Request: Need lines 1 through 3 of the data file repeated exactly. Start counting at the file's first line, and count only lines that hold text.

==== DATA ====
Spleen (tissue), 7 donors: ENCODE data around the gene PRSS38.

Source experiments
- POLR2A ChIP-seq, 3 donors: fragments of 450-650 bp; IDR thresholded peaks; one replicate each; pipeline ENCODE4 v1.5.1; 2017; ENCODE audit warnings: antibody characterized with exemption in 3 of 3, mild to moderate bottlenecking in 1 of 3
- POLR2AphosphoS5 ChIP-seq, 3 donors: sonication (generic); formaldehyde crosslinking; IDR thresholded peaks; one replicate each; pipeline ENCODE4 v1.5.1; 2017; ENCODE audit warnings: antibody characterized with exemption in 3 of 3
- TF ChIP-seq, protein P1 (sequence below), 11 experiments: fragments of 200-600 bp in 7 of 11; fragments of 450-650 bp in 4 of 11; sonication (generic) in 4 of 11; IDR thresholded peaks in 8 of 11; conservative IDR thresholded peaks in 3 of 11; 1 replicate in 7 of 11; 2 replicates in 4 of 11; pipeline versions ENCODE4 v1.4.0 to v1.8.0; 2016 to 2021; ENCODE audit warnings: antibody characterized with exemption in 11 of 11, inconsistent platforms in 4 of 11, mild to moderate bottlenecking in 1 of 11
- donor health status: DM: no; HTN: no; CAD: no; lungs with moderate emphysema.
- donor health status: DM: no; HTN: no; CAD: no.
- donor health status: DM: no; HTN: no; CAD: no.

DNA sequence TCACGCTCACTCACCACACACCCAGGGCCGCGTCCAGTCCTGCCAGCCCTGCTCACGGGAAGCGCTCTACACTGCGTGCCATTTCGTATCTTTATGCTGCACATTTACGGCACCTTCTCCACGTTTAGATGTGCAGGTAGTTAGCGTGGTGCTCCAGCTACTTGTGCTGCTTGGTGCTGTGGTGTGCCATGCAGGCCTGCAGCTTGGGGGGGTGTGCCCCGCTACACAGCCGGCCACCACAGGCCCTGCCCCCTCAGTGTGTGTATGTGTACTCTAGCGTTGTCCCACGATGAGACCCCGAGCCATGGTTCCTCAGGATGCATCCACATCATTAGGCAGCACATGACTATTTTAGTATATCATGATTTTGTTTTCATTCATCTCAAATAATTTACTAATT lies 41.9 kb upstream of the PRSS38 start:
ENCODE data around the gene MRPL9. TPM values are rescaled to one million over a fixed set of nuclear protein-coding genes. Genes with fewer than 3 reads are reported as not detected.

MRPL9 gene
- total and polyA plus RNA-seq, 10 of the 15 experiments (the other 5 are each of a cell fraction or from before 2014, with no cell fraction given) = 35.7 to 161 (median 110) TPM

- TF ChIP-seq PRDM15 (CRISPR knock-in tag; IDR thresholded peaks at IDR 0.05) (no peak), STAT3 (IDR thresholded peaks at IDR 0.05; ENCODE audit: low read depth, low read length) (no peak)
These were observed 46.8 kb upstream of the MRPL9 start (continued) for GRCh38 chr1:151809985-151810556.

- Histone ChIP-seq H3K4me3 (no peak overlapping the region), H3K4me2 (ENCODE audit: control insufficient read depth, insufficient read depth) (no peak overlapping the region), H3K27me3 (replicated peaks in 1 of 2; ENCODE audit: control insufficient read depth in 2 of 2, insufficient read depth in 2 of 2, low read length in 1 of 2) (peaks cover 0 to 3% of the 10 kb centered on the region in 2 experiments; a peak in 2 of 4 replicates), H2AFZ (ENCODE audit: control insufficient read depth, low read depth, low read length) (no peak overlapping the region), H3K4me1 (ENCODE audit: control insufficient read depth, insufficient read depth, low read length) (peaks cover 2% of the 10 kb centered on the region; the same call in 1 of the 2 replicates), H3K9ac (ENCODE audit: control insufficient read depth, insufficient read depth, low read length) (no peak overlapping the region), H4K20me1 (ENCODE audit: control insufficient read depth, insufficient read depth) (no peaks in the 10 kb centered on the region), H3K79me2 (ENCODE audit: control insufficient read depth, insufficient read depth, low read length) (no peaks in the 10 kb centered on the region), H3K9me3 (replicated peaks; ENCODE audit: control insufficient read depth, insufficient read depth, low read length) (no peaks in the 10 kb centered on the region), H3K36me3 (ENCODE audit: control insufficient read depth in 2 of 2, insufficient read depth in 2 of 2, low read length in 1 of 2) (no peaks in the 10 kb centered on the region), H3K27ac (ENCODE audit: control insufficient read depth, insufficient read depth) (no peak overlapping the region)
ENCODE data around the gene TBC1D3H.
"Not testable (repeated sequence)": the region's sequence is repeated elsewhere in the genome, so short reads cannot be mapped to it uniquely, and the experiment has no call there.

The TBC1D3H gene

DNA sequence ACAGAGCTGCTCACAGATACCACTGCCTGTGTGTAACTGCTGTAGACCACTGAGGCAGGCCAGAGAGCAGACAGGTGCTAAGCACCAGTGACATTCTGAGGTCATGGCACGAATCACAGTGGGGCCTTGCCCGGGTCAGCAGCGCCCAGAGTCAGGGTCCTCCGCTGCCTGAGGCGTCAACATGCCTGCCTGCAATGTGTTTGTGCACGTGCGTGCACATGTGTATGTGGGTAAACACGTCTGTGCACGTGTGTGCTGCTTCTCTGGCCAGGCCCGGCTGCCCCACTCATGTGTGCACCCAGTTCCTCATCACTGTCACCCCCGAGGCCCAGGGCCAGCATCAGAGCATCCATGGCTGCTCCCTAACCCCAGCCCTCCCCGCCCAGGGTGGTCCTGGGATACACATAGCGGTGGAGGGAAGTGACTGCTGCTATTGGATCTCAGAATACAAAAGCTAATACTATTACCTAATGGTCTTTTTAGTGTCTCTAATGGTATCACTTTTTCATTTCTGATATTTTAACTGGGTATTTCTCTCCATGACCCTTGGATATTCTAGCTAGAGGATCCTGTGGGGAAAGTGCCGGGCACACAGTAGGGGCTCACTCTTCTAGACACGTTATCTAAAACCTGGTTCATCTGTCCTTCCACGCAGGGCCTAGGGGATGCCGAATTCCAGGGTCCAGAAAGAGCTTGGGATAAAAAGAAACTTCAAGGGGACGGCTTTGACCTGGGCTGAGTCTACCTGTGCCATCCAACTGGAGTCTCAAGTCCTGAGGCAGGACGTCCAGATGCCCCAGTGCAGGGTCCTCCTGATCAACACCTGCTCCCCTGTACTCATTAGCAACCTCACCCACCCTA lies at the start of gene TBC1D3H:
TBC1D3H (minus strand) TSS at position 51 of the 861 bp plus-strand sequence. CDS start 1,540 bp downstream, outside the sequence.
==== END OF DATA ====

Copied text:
Spleen (tissue), 7 donors: ENCODE data around the gene PRSS38.

Source experiments
- POLR2A ChIP-seq, 3 donors: fragments of 450-650 bp; IDR thresholded peaks; one replicate each; pipeline ENCODE4 v1.5.1; 2017; ENCODE audit warnings: antibody characterized with exemption in 3 of 3, mild to moderate bottlenecking in 1 of 3